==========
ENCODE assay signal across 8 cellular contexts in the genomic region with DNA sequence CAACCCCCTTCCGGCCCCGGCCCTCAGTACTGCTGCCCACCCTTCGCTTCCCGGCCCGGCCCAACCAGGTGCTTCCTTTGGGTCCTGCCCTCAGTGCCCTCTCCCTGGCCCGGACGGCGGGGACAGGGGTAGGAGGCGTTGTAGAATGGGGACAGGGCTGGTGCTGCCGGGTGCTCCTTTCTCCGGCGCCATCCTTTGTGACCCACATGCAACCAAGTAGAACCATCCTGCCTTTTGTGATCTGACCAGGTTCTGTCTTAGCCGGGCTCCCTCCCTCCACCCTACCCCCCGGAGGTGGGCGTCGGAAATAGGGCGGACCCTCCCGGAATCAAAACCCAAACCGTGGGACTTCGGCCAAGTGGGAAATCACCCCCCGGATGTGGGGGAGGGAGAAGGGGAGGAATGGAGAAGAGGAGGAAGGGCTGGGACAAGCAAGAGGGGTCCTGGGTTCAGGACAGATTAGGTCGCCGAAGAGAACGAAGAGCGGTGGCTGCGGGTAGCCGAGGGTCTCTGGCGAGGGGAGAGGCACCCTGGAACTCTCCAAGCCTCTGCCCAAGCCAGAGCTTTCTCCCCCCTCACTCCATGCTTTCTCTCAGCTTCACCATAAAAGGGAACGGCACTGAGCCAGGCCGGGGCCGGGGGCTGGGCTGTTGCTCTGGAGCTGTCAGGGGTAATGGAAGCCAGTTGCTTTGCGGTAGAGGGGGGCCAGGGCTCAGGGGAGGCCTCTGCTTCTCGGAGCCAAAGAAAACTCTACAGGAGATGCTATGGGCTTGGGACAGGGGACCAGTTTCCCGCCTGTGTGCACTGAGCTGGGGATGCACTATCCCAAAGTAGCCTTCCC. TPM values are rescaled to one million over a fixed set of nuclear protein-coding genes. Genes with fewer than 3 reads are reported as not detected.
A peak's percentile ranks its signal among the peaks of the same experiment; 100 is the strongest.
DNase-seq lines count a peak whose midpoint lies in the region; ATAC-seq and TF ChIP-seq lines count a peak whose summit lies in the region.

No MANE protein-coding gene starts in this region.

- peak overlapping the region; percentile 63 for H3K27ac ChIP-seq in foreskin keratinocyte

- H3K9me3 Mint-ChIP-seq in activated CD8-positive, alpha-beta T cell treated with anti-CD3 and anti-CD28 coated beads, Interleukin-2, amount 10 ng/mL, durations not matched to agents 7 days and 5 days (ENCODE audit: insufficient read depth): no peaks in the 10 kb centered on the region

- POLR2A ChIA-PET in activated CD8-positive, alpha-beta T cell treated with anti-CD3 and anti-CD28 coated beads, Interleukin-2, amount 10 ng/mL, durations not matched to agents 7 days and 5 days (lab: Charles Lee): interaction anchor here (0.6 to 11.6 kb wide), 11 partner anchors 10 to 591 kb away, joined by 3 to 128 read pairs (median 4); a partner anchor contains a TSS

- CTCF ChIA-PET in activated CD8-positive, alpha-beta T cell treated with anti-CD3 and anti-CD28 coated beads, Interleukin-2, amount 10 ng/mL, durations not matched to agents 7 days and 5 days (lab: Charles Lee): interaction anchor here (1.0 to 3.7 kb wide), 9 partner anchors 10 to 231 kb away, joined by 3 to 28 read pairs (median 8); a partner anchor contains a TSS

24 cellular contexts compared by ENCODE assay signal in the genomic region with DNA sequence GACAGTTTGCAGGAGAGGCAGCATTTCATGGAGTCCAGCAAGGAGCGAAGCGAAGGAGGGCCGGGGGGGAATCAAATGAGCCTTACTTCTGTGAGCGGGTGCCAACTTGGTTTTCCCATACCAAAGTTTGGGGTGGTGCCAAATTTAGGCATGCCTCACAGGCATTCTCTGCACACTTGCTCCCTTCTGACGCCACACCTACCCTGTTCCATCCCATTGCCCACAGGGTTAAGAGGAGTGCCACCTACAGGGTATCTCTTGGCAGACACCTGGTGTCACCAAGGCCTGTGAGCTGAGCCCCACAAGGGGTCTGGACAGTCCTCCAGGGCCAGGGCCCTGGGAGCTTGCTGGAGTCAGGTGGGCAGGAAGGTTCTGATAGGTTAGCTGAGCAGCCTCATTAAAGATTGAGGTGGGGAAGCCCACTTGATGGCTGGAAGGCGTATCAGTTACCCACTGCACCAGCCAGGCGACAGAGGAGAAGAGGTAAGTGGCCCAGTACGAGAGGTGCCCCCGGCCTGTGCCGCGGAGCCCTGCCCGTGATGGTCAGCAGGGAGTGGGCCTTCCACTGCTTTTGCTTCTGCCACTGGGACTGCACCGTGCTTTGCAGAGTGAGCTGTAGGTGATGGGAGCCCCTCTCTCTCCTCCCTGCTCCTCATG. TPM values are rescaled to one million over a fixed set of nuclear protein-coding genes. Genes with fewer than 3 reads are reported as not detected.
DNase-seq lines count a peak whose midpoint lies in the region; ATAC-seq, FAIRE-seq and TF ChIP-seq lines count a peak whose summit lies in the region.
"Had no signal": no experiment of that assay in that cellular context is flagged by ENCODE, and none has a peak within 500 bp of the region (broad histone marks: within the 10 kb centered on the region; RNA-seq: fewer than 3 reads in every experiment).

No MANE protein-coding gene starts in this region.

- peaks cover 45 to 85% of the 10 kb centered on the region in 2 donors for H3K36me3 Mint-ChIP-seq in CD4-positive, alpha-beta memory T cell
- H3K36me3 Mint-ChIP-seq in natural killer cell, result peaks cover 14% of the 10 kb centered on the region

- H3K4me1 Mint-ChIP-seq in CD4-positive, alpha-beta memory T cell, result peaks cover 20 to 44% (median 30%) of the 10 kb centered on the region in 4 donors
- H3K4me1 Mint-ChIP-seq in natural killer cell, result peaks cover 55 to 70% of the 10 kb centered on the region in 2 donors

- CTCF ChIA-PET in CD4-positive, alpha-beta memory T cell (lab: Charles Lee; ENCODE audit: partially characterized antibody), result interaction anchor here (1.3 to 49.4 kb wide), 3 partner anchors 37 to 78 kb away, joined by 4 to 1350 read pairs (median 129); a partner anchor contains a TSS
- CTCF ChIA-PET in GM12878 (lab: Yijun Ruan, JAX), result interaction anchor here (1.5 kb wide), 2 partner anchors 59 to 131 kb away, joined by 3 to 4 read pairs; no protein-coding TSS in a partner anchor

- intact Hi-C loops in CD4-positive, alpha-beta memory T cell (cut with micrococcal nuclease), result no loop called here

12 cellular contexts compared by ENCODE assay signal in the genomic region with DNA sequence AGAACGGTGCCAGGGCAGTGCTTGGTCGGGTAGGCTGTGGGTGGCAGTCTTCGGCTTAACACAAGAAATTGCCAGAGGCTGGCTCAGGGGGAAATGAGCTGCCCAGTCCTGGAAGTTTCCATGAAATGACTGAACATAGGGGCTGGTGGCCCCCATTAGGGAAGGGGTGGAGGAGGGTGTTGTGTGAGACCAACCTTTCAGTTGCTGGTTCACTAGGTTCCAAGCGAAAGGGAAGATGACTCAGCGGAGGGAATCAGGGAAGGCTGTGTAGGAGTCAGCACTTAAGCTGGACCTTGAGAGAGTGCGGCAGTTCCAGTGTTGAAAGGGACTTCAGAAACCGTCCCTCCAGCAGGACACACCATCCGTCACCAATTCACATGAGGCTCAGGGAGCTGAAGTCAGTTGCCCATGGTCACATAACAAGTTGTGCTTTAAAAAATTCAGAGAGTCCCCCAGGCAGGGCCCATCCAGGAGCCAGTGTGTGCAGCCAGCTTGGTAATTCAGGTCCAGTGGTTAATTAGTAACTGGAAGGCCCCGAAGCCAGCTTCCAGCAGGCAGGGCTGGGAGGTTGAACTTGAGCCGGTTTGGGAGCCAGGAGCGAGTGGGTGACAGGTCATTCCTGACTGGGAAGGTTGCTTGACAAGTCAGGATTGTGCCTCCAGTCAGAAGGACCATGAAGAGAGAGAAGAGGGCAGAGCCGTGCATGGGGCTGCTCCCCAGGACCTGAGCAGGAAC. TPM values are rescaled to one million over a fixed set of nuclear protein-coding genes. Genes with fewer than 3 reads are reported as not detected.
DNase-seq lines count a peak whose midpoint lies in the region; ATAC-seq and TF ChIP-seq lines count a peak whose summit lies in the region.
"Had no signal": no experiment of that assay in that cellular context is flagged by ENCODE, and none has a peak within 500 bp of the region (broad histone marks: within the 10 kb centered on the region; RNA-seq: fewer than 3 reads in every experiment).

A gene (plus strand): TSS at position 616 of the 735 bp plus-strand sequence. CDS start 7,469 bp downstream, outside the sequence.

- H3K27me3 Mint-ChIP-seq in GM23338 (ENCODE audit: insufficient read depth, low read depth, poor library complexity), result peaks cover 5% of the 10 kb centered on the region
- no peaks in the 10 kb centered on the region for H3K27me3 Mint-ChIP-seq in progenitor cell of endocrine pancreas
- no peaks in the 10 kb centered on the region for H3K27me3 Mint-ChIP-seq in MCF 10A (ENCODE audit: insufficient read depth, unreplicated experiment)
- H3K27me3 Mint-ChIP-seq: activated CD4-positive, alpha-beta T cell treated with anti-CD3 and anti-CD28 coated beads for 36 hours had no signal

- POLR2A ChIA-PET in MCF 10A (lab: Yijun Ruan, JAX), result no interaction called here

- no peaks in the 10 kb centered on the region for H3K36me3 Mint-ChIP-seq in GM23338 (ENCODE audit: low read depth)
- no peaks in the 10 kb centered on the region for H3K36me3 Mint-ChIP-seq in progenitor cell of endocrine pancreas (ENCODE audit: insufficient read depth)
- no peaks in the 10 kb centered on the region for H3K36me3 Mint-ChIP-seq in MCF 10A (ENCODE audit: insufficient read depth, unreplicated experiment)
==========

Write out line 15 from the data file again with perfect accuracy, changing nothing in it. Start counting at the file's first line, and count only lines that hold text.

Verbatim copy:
- H3K4me1 Mint-ChIP-seq in CD4-positive, alpha-beta memory T cell, result peaks cover 20 to 44% (median 30%) of the 10 kb centered on the region in 4 donors